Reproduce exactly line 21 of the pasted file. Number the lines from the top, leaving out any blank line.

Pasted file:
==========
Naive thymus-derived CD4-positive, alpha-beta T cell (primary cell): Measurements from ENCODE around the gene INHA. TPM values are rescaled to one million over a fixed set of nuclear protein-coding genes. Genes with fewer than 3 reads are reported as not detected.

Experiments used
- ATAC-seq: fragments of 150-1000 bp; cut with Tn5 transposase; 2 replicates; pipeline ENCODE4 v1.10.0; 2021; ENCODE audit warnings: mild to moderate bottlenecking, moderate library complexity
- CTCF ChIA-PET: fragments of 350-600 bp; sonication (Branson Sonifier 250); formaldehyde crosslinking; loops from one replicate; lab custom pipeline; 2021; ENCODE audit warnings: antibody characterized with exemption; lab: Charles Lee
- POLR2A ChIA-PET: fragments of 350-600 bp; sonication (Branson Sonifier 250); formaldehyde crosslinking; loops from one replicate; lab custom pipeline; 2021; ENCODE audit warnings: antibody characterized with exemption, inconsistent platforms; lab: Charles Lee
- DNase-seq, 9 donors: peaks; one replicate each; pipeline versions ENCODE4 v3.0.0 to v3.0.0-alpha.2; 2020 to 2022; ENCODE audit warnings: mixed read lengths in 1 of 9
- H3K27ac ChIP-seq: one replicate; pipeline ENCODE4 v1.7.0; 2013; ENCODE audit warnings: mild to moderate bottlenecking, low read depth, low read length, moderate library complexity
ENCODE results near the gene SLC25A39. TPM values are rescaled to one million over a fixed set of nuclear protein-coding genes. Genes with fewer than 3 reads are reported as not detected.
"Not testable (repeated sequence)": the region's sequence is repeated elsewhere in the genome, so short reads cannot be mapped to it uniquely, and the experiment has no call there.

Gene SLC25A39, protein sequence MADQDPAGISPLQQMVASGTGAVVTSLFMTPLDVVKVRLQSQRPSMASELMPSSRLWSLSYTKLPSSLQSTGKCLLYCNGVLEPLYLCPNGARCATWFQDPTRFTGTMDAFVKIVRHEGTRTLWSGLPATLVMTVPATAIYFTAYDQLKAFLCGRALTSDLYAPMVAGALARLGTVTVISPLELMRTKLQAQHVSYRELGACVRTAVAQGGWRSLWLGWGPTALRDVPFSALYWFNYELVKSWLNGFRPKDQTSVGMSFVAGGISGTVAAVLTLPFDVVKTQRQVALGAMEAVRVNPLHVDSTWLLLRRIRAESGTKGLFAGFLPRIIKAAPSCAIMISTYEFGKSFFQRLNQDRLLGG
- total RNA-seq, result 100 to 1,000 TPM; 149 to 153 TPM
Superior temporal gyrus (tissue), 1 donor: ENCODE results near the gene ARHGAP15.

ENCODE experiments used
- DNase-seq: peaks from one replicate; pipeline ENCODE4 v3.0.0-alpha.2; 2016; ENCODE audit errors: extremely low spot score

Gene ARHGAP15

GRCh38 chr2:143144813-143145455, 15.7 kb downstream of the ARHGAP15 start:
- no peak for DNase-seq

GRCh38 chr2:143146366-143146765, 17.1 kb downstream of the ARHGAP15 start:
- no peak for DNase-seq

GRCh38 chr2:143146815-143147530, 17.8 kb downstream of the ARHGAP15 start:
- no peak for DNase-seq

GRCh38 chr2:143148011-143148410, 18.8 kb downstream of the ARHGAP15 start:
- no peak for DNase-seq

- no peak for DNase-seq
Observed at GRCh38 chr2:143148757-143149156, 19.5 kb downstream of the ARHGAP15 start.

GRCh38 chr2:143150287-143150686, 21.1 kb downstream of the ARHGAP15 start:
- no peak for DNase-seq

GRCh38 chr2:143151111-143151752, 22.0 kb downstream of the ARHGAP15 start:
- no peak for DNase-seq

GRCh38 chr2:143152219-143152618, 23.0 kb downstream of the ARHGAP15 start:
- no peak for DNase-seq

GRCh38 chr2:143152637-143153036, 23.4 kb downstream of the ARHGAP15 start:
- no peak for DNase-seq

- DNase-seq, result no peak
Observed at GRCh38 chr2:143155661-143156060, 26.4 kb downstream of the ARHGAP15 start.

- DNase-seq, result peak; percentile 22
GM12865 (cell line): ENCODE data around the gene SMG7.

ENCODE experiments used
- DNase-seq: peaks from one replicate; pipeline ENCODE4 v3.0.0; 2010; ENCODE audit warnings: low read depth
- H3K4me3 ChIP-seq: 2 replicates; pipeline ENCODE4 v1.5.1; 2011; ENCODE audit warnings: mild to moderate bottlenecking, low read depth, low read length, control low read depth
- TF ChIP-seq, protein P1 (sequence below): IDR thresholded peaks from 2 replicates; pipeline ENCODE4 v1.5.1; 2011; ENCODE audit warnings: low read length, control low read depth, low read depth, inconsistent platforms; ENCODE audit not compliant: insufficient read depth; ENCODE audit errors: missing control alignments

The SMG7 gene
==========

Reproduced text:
- no peak for DNase-seq